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August 1, 2002

Calvin Prof's Book Wins Major Award
 

Calvin College professor William Romanowski believes Christians should look critically at how they intersect with popular art and culture.

Few Christians, he says, are not consumers of pop culture. They own TVs and CD players and satellite dishes. They spend more time online than in prayer.

Yet he worries that his call to be critical consumers, recognizing both the bad and the good in culture, often falls on deaf ears among Christians, particularly conservative Christians who often believe that no good can come out of Hollywood.

That's why he was heartened to hear recently that his 2001 book, Eyes Wide Open: Looking for God in Popular Culture, was named a Gold Medallion winner by the Evangelical Christian Publishers Association. Romanowski's book was one of five finalists in the category of "Christianity and Society" and then earned the Gold Medallion award as the top book, beating out books by such distinguished authors as Os Guinness. The finalists were selected in each of 20 categories by a panel of primarily Christian retailers. The finalists underwent a second round of judging by Christian industry leaders, including editors, book reviewers, theologians and Christian retailers.

"The award means people are listening and taking this topic seriously," Romanowski says. "My hope is that more Christians will think critically about popular art and culture. If this award helps the book get noticed and helps that message get out a little more broadly that would be great."

The book, published by Brazos Press (a new Baker imprint) in Grand Rapids, serves as a guide for interpreting and evaluating popular culture as a Christian, a pursuit Romanowski thinks is critical.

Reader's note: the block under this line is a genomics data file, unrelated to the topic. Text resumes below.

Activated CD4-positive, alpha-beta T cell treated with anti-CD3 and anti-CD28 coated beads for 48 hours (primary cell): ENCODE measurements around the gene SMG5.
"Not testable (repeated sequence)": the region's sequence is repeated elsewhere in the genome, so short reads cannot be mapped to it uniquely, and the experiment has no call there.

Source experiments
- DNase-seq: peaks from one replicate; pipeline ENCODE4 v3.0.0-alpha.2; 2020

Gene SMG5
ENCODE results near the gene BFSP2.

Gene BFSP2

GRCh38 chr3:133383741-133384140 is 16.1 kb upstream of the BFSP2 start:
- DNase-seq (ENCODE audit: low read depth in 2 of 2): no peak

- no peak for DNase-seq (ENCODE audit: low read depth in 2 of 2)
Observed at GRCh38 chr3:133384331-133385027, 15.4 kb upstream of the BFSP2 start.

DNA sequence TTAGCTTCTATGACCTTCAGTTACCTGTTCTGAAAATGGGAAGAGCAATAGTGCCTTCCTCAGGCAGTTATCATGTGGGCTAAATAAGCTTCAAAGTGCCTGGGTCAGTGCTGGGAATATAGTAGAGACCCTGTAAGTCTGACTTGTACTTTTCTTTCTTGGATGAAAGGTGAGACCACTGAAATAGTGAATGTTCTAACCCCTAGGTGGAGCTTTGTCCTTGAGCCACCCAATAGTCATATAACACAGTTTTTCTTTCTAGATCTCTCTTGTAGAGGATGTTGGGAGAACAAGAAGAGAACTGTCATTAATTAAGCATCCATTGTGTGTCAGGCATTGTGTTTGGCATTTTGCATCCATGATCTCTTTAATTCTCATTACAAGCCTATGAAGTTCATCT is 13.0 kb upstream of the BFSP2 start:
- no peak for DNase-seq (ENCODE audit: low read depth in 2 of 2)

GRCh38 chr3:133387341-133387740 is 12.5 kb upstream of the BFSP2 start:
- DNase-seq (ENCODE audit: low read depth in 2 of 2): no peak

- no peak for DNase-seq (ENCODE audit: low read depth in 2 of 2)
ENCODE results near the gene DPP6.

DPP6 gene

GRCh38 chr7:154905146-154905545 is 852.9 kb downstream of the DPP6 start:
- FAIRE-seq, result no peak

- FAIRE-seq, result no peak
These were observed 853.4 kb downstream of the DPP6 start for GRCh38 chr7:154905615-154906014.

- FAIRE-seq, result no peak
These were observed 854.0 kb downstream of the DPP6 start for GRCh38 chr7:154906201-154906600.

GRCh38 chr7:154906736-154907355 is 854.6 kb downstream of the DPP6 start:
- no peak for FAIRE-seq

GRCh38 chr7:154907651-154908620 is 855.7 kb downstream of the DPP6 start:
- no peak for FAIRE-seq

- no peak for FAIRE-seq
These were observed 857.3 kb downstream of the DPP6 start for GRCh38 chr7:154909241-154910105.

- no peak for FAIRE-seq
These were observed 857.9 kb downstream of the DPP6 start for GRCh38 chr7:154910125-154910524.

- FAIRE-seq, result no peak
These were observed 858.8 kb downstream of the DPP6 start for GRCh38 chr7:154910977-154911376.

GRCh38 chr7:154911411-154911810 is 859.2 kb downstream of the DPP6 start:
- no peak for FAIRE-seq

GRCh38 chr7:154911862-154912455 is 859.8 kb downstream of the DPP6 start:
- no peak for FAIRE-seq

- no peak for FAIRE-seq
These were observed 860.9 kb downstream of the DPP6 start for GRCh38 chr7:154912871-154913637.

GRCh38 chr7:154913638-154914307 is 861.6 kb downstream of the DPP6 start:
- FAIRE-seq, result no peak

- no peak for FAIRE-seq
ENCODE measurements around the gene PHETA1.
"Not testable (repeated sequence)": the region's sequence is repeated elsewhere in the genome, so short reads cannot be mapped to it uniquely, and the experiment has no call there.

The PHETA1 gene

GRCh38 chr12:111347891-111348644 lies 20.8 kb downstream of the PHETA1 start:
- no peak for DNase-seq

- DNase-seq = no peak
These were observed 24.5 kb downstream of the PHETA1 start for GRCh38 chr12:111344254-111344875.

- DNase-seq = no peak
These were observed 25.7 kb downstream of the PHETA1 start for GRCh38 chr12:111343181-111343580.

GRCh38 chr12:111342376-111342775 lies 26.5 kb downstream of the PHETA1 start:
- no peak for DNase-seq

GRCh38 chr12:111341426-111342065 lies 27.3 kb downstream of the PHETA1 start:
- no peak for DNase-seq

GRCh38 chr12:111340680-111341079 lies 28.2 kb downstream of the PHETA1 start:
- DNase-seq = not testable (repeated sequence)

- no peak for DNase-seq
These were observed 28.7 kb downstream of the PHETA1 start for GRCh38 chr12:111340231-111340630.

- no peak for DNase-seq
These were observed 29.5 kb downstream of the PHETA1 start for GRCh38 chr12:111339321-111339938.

"Christians display such a wide variety of attitudes towards popular culture," he says, "everything from unthinking condemnation to blind consumption. Others appropriate and create Christianized versions popular art forms-contemporary Christian music or movies like the one based on the Left Behind novels."

Romanowski thinks none of these approaches makes sense from a Christian point-of-view. "Each of the approaches (condemnation, appropriation and consumption) has some merit," he says, "but they tend to turn Christian criticism of the popular arts into an overly simplistic appraisal based on good or bad, right or wrong. They don't allow Christians to evaluate popular art beyond the most superficial level."

In the book Romanowski suggests a cultural landscape via which Christians can engage popular art. He also contrasts the Christian cultural landscape with a Hollywood worldview, which often recognizes forgiveness and redemption but does so in human terms, apart from God's grace. Hollywood, he says, is very melodramatic and sees the world in black and white. Its faith is in the goodness and triumph of human nature.

"It's what I call the Wizard of Oz syndrome," he says. "Dorothy and her friends have within themselves everything they need to secure their own destiny and salvation, and their journey helps them realize that. As Christians we realize we don't do it on our own. We need God. It's a very different way of looking at the world."

The book also has been turned into a three-part video series, produced by Calvin. It is selling well to its target market of colleges and universities and also has been purchased by churches and high schools.

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Contact Phil de Haan
616-957-6475 (v)
616-957-7069 (f)
dehp@calvin.edu